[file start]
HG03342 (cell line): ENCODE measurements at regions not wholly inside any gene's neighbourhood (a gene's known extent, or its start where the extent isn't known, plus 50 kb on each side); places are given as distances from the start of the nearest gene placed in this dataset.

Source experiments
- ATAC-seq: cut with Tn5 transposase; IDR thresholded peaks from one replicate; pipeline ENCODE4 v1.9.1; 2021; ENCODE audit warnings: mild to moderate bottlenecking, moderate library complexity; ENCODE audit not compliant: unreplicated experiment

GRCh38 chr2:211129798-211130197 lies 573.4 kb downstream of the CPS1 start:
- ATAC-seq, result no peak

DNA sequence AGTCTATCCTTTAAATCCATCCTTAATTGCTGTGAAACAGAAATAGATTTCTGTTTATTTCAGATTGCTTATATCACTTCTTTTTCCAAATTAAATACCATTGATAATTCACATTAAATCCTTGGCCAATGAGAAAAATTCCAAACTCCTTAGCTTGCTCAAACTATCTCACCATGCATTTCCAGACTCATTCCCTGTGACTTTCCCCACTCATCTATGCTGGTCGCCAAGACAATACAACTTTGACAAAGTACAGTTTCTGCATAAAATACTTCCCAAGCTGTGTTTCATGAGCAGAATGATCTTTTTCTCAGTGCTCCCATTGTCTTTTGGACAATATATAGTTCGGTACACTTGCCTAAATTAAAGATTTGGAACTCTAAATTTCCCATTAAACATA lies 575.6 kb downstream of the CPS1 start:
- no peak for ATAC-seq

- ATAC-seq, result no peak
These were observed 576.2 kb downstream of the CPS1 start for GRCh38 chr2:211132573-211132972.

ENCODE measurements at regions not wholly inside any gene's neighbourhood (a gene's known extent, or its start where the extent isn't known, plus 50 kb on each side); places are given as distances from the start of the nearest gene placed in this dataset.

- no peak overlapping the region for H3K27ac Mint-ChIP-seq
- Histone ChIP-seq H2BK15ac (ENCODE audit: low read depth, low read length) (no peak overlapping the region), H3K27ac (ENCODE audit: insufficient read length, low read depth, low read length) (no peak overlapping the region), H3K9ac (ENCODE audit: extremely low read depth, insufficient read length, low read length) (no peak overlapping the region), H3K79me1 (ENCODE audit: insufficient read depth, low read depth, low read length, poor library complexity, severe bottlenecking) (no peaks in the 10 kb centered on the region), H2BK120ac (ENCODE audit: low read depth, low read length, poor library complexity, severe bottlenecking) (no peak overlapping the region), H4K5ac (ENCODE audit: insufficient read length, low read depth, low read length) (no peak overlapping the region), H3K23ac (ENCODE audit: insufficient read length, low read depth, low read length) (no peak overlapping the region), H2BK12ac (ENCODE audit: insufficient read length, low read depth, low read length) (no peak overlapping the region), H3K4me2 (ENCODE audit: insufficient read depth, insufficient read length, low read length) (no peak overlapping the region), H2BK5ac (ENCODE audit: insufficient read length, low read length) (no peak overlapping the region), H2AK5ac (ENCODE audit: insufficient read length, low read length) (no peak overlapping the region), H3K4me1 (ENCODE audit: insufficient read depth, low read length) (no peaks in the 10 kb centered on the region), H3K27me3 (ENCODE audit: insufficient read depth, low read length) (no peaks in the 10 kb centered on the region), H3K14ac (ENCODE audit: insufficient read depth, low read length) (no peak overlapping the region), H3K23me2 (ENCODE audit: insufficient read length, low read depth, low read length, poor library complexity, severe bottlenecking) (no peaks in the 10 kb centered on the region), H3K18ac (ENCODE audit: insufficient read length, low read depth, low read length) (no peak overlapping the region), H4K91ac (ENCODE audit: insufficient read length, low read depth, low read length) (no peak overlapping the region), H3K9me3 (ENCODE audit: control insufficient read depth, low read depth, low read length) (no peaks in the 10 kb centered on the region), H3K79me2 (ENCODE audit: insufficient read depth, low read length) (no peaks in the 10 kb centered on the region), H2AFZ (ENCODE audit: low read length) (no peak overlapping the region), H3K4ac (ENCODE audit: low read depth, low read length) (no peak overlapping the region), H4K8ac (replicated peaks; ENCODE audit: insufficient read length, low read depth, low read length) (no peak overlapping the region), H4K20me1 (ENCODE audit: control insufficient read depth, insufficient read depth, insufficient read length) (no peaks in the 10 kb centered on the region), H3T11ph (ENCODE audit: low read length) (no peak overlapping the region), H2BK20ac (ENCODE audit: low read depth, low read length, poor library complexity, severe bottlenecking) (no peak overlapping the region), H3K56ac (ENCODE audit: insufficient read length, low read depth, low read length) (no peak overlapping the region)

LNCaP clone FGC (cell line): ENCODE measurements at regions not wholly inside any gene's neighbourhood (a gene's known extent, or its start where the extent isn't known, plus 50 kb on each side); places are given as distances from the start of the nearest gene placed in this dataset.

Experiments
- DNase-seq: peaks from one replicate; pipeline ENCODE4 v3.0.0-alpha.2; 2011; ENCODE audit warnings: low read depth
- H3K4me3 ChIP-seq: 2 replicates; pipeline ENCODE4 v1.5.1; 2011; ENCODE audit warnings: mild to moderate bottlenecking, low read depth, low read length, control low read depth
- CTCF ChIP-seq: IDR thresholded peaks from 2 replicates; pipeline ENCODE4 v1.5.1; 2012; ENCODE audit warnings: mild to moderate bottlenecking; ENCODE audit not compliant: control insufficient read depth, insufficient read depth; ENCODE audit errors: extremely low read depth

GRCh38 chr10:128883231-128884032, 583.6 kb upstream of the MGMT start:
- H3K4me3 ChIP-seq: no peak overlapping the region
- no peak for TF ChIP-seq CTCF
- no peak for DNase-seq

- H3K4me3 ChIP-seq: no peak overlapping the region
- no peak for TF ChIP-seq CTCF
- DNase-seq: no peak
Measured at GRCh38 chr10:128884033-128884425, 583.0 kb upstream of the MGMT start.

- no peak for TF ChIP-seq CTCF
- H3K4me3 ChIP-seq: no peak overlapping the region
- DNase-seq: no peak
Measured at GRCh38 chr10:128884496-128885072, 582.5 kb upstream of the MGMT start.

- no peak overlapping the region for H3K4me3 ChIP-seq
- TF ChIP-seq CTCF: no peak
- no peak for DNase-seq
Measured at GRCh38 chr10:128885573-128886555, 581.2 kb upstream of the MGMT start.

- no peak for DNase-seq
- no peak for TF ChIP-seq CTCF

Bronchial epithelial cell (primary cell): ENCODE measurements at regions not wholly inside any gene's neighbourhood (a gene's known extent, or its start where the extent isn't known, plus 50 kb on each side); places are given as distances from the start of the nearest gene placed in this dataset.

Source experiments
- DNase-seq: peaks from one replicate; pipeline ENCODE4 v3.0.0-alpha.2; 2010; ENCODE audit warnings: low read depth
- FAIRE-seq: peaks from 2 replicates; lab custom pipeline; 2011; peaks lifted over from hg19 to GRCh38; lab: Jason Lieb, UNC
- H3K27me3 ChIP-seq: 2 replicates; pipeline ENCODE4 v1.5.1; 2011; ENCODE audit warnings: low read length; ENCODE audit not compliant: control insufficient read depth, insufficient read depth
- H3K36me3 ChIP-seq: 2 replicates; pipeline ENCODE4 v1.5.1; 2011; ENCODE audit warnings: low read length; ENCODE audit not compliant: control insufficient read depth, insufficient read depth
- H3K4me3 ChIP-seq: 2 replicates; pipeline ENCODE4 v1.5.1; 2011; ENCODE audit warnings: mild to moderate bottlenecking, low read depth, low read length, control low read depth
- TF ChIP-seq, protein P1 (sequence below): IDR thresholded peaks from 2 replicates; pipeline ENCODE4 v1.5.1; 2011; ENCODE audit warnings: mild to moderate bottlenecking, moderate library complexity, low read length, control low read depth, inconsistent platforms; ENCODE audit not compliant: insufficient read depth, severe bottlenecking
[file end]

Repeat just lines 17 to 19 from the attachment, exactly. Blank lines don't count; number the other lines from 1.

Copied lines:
- CTCF ChIP-seq: IDR thresholded peaks from 2 replicates; pipeline ENCODE4 v1.5.1; 2012; ENCODE audit warnings: mild to moderate bottlenecking; ENCODE audit not compliant: control insufficient read depth, insufficient read depth; ENCODE audit errors: extremely low read depth

GRCh38 chr10:128883231-128884032, 583.6 kb upstream of the MGMT start:
- H3K4me3 ChIP-seq: no peak overlapping the region